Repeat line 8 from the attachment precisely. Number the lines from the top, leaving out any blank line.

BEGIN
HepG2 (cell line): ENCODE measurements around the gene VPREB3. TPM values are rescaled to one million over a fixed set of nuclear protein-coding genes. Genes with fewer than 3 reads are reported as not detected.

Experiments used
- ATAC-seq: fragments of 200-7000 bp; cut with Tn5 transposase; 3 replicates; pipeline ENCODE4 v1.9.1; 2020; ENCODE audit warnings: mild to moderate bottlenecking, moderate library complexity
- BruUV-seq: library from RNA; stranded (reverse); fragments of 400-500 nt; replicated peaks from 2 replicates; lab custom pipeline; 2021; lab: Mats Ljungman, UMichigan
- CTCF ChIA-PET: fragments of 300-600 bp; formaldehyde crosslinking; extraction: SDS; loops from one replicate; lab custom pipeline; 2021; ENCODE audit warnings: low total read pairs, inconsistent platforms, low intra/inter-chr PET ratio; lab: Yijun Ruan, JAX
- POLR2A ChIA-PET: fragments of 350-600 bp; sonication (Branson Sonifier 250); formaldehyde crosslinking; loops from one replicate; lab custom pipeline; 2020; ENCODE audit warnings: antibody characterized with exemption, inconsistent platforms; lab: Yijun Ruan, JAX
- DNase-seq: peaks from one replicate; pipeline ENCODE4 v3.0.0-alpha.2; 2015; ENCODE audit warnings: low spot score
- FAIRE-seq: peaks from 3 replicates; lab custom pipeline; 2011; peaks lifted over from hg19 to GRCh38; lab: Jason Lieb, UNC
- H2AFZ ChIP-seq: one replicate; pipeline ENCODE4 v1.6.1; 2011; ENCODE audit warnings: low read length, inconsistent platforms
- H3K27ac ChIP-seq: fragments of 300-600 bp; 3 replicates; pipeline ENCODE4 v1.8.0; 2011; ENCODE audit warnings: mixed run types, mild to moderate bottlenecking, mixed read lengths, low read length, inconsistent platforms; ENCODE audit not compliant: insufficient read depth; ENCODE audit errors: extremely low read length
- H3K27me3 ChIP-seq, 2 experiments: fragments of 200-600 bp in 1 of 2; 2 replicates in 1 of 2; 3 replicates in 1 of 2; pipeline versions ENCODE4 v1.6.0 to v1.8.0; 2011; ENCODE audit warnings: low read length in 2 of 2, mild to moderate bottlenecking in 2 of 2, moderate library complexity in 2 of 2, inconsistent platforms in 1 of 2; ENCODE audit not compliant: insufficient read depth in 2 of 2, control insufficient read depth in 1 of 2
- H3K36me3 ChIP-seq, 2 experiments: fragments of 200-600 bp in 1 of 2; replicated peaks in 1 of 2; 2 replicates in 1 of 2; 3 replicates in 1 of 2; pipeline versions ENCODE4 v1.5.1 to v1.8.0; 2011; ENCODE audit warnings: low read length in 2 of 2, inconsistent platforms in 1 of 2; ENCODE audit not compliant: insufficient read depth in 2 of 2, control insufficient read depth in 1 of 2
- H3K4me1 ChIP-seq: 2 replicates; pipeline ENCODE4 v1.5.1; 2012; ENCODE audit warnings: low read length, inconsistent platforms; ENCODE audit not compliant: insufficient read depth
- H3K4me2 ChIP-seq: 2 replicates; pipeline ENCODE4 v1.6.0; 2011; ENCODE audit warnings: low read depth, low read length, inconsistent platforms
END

- FAIRE-seq: peaks from 3 replicates; lab custom pipeline; 2011; peaks lifted over from hg19 to GRCh38; lab: Jason Lieb, UNC